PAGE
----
And where does all this state money swapped for “tax credits” go? To schools that don’t have to abide by New Jersey’s stringent anti-discrimination laws. To schools that get to choose their students and turn away anybody they don’t want.4 To schools that aren’t equipped to provide an adequate education for students with disabilities and English learners. New Jersey should not send hundreds of millions of dollars to schools that can openly discriminate based on religion, disability, LGBTQ+ status, and any other student or family characteristic. Need more proof? Just look over the border at our neighbor, Pennsylvania, which is running a tax credit voucher program that funds private schools with explicitly discriminatory policies. 5

The private schools that would be funded with taxpayer dollars under this voucher program are not subject to the quality and accountability standards that are legally required in public schools.6 There are no curriculum requirements, teacher certification mandates, or other standards for participating schools to ensure they provide an adequate education – or any education at al – to voucher students. There are no testing or reporting requirements that would allow the public to gauge whether the program is having a positive academic effect and state money is being well spent. Study after study shows that vouchers not only fail to improve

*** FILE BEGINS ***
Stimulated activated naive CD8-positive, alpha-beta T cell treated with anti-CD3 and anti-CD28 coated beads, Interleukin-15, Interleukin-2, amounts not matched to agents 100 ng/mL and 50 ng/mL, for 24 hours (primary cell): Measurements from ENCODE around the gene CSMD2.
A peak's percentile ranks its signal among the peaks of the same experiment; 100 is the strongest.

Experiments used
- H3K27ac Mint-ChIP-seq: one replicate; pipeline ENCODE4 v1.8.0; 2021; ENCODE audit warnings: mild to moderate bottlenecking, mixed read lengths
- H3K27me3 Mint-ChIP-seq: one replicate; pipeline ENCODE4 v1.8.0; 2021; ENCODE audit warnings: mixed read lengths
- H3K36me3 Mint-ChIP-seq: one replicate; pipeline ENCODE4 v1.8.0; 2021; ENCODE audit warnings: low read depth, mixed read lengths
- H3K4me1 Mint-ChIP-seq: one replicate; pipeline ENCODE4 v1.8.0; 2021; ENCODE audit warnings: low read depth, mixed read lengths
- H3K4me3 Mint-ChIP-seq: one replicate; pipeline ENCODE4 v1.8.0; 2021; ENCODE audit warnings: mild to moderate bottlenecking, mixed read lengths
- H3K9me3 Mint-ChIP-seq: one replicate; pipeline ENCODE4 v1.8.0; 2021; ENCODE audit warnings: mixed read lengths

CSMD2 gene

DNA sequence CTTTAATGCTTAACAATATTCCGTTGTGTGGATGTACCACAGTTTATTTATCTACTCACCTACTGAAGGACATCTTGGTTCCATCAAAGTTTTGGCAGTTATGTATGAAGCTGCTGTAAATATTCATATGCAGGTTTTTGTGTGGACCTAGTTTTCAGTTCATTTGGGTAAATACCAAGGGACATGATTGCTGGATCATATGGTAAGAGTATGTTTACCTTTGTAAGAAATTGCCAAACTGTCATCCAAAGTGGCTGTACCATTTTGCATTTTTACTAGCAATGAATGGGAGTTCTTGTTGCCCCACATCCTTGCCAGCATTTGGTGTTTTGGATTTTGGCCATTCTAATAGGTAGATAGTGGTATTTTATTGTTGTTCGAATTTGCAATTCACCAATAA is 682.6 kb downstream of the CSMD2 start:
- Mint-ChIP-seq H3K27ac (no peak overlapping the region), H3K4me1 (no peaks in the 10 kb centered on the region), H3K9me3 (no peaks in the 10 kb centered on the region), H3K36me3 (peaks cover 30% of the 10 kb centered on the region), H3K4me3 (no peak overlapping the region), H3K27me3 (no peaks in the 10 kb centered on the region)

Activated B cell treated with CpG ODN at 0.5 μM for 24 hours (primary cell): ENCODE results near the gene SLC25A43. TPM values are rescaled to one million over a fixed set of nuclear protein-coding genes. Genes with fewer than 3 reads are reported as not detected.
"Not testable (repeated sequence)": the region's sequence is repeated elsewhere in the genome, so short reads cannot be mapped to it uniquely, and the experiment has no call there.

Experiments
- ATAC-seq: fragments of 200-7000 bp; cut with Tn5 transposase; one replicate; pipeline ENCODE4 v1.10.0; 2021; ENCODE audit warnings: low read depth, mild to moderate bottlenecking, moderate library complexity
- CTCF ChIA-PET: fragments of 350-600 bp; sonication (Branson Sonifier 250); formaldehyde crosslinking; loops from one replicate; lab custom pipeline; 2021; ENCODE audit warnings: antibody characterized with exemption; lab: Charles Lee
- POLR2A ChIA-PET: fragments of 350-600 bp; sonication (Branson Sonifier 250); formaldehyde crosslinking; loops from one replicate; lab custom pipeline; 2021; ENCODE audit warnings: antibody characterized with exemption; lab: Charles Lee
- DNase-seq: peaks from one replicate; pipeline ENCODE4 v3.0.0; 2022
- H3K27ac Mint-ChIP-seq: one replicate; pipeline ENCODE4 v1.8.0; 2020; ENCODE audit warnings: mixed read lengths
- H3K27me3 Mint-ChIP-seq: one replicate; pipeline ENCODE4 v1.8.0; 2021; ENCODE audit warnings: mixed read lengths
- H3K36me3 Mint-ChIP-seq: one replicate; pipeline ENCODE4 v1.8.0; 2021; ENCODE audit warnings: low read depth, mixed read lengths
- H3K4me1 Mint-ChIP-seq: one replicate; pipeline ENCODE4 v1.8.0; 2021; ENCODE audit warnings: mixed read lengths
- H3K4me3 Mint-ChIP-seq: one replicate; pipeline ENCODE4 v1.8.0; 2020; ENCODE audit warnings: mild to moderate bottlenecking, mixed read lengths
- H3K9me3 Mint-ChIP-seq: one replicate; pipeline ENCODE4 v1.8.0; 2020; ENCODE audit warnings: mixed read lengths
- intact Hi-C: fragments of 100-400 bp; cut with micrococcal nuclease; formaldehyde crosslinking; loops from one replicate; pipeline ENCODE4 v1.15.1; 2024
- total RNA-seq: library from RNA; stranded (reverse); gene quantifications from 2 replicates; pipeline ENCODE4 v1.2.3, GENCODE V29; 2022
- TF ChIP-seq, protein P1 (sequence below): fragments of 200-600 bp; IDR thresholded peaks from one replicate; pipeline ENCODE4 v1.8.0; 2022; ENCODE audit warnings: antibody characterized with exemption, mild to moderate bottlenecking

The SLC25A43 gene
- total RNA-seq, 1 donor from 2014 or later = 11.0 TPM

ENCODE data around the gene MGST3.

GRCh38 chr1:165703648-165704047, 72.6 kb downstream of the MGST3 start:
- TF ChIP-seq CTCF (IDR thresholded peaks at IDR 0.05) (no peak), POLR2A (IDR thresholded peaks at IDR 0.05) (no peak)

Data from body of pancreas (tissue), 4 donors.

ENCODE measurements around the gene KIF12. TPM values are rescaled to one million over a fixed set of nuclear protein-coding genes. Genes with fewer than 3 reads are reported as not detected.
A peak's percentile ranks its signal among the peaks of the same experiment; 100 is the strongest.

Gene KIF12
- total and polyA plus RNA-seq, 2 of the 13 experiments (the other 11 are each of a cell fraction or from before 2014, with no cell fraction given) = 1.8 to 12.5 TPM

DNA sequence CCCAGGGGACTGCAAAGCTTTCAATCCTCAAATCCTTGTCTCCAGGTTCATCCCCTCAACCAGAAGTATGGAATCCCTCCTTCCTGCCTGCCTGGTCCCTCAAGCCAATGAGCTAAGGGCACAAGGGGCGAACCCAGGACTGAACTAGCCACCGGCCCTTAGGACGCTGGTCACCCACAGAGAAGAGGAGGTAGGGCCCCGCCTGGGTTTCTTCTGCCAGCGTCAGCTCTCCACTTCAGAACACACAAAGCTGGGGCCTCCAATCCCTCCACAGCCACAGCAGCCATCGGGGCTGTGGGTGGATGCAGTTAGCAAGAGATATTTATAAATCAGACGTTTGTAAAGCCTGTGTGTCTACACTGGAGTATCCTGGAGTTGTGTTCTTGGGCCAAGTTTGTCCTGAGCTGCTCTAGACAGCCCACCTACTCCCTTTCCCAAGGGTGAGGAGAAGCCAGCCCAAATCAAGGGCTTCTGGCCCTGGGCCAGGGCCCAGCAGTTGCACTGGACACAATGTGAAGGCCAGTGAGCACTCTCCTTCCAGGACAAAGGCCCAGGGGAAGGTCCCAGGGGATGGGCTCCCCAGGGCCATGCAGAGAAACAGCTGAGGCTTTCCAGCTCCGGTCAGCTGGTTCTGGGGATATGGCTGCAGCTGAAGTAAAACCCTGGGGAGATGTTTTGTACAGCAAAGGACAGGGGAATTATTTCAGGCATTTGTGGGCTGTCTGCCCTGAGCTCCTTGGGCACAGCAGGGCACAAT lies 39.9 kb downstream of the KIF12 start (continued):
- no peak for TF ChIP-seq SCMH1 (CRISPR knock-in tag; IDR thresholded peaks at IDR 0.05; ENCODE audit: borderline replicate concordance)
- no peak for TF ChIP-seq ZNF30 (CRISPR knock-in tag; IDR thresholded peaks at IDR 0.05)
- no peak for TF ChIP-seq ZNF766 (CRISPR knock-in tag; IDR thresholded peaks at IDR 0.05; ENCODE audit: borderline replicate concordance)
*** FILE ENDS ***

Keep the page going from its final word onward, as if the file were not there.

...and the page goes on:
education outcomes, they actually have a detrimental academic impact on participating students.7
In addition, there is very little detail about the “student support organization” that would run this voucher program and dole out the tax credit money. We learn that the organization can keep 5% of the $250 million each year for “overhead.” But must it be based in New Jersey? Who staffs it? Who oversees it? Serious issues have been documented with these sorts of organizations in voucher states.8 Empirical evidence shows that fraud and waste are rampant in all types of voucher programs.9
Finally, who gets a voucher? This bill gives vouchers to families that have a household income of 4.32 times the federal guidelines for receiving reduced price lunch. That comes to almost $250,000 for a family of four. That means the proposed program is not limited to low-income families—at least 90% of New Jersey households meet the income threshold in the bill.
Voucher programs are not just terrible public policy. In states such as Nevada and Louisiana,courts have struck down voucher programs for violating constitutional mandates like the core guarantee that the state provide adequate public education to all children.

10 In 2022, the Kentucky Supreme Court unanimously declared that state’s tax credit voucher scheme unconstitutional.11 Voucher programs in several other states, including Tennessee, Ohio, and South Carolina, face pending legal challenges. New Jersey’s legal protections for constitutionally adequate public education are as strong a bulwark against vouchers as any state’s.